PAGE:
More German Banks Seen as Affected by Banks’ Retail and Prop Activities Split

A new draft law proposed to force Europe’s major retail banks to separate retail and investment banking activities is likely to affect more of Germany’s banks than originally envisaged, with potentially adverse impacts on lending to corporates.

According to a government official, the proposals could impact on up to a dozen of Germany’s largest banks, rather than just two or three.  At the start of October 2012, a high-level advisory group, led by Bank of Finland governor
Erkki Liikanen
, issued a report to the European Commission (EC) on potential reforms to the European banking system, which would include a strict separation between investment banking and retail banking.

The Liikanen proposals also included requiring banks to hold more capital against some of their risky businesses and to have debt that could be converted into equity and used to recapitalise an ailing bank. At the time, based on the share of total assets held for trading, Deutsche Bank, Landesbank Baden-Wuerttemberg and Commerzbank were identified as banks that would be affected by such changes.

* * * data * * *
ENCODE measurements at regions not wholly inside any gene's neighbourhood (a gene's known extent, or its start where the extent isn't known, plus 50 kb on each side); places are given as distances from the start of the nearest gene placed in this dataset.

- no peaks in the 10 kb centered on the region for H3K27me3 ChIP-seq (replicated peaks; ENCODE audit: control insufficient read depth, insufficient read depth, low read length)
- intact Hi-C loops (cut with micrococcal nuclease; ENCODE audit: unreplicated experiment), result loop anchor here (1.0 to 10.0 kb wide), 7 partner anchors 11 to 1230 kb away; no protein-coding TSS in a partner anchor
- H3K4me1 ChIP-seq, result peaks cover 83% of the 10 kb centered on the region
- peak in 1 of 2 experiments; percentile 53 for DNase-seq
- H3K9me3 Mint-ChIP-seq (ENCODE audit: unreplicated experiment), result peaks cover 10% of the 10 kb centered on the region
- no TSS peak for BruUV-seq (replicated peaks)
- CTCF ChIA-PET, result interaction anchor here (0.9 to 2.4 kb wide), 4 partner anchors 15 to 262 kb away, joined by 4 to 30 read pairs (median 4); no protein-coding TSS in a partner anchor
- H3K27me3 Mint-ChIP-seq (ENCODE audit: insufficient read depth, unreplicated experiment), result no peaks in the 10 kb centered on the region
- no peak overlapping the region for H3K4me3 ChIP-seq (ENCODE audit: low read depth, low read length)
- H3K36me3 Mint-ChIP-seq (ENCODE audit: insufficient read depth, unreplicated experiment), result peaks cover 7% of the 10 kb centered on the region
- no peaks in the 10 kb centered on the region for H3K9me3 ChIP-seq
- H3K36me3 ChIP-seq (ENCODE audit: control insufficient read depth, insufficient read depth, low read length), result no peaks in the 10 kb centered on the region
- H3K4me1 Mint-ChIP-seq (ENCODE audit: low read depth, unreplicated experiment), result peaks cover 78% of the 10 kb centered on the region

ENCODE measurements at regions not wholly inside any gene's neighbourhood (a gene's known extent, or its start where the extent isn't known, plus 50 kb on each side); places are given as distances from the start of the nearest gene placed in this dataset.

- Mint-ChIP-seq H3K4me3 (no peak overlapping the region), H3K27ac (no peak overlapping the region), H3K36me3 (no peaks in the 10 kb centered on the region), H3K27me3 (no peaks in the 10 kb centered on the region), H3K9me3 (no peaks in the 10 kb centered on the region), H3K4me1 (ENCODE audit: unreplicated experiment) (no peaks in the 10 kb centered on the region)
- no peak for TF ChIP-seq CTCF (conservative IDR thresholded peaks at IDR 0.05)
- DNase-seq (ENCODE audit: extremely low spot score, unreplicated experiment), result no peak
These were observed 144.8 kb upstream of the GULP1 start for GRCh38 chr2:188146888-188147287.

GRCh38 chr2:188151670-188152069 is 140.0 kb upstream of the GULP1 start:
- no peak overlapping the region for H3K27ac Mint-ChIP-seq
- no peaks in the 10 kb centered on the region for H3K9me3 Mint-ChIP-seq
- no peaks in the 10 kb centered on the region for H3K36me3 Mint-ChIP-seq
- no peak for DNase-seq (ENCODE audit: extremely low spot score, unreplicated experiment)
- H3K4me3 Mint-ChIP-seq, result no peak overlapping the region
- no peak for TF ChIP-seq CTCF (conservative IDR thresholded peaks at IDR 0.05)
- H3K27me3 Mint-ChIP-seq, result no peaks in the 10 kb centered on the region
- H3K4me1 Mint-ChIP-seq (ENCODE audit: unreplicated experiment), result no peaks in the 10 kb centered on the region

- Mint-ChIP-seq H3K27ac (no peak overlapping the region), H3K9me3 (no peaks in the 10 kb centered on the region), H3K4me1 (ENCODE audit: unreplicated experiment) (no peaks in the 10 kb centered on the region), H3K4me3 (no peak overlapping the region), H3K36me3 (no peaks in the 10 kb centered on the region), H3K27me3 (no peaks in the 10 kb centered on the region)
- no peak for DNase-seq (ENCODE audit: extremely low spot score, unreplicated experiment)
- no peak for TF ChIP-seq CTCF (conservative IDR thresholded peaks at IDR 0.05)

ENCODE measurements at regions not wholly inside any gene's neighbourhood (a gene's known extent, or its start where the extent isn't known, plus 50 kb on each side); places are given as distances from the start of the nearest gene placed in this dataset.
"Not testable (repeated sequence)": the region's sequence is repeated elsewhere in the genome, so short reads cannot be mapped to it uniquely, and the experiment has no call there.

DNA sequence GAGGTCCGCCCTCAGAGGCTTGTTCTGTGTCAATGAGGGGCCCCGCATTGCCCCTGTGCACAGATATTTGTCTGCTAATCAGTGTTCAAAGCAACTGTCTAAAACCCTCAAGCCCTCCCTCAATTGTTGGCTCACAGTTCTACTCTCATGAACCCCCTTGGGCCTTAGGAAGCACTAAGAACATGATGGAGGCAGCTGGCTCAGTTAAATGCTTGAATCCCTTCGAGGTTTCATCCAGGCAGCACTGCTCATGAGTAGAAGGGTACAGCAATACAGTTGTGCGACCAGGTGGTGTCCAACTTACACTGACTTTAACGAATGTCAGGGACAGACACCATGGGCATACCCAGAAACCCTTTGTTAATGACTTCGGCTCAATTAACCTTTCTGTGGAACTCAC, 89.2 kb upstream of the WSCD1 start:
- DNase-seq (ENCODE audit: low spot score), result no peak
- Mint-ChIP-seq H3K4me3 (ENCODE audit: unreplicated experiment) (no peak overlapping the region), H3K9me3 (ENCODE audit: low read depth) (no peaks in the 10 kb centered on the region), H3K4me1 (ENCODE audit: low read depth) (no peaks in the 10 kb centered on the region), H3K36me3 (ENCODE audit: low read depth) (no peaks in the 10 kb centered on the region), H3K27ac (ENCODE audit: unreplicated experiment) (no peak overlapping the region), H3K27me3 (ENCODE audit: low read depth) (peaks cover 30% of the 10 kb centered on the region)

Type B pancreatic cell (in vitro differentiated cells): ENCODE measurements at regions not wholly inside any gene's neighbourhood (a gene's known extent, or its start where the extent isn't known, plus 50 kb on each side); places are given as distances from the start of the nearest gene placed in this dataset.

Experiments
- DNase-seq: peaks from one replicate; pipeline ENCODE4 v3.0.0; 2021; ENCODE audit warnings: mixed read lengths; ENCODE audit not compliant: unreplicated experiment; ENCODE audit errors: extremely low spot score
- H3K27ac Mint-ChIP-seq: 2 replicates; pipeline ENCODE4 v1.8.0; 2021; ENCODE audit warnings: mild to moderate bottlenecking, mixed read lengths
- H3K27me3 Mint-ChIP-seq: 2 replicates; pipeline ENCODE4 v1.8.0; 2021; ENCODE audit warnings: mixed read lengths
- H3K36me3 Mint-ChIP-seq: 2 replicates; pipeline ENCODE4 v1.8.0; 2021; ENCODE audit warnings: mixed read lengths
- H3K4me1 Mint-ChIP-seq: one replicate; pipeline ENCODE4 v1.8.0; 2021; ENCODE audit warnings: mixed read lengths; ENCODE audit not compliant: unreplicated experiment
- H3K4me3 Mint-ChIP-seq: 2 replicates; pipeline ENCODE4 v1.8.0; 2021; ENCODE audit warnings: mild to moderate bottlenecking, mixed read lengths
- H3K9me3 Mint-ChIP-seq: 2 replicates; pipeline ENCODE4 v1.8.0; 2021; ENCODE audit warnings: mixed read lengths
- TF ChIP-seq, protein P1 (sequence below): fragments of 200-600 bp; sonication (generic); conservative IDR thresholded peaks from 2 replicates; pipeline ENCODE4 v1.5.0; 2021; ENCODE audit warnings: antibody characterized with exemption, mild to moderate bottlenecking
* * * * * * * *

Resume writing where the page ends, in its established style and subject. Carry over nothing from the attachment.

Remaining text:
A draft bill is now due to go before German chancellor Angela Merkel’s Cabinet on 6 February, which would require the country’s deposit banks to separate proprietary trading, lending and guarantee to hedge funds, as well as high-frequency trading when associated activities exceed €100bn or 20% of the bank’s balance sheet value. According to the government official, the regulations would apply only to banks whose trading and non-trading activities combined amount to €90bn or more, but extend beyond the trio affected by Liikanen.

German banking legislation is particularly in focus ahead of the country’s federal elections, scheduled for 22 September. Merkel is being challenged by the Social Democrats leader, Peer Steinbrueck, who first proposed a separation of German bank’s investment banking and retail operations and has criticised the government’s draft law as inadequate.

The developments in Germany coincide with UK chancellor
George Osborne’s warning
that Britain’s ‘big four’ banks face “complete separation” if they flout new rules to separate their riskier investment operations from their retail business.

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